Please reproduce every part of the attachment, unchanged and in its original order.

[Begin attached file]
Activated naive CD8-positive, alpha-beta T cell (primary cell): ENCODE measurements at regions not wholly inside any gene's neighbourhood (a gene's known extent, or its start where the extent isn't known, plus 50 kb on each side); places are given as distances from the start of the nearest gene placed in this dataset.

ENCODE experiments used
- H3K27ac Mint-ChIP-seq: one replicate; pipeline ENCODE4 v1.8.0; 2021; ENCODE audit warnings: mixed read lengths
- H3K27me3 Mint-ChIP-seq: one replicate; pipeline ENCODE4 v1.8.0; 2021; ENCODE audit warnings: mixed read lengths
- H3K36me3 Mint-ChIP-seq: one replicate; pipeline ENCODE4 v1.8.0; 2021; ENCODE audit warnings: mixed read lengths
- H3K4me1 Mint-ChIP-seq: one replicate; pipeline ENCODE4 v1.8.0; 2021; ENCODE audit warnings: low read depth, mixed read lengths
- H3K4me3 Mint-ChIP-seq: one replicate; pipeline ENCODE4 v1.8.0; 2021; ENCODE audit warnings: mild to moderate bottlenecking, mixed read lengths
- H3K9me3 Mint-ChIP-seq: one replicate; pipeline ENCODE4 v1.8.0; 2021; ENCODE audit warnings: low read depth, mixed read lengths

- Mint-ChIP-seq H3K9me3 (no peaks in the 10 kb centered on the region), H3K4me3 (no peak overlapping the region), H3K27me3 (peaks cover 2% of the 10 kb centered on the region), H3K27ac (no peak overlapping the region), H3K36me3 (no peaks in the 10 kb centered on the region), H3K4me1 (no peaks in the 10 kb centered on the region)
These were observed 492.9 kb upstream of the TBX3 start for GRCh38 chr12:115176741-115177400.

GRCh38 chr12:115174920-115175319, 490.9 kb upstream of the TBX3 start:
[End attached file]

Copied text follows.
Activated naive CD8-positive, alpha-beta T cell (primary cell): ENCODE measurements at regions not wholly inside any gene's neighbourhood (a gene's known extent, or its start where the extent isn't known, plus 50 kb on each side); places are given as distances from the start of the nearest gene placed in this dataset.

ENCODE experiments used
- H3K27ac Mint-ChIP-seq: one replicate; pipeline ENCODE4 v1.8.0; 2021; ENCODE audit warnings: mixed read lengths
- H3K27me3 Mint-ChIP-seq: one replicate; pipeline ENCODE4 v1.8.0; 2021; ENCODE audit warnings: mixed read lengths
- H3K36me3 Mint-ChIP-seq: one replicate; pipeline ENCODE4 v1.8.0; 2021; ENCODE audit warnings: mixed read lengths
- H3K4me1 Mint-ChIP-seq: one replicate; pipeline ENCODE4 v1.8.0; 2021; ENCODE audit warnings: low read depth, mixed read lengths
- H3K4me3 Mint-ChIP-seq: one replicate; pipeline ENCODE4 v1.8.0; 2021; ENCODE audit warnings: mild to moderate bottlenecking, mixed read lengths
- H3K9me3 Mint-ChIP-seq: one replicate; pipeline ENCODE4 v1.8.0; 2021; ENCODE audit warnings: low read depth, mixed read lengths

- Mint-ChIP-seq H3K9me3 (no peaks in the 10 kb centered on the region), H3K4me3 (no peak overlapping the region), H3K27me3 (peaks cover 2% of the 10 kb centered on the region), H3K27ac (no peak overlapping the region), H3K36me3 (no peaks in the 10 kb centered on the region), H3K4me1 (no peaks in the 10 kb centered on the region)
These were observed 492.9 kb upstream of the TBX3 start for GRCh38 chr12:115176741-115177400.

GRCh38 chr12:115174920-115175319, 490.9 kb upstream of the TBX3 start: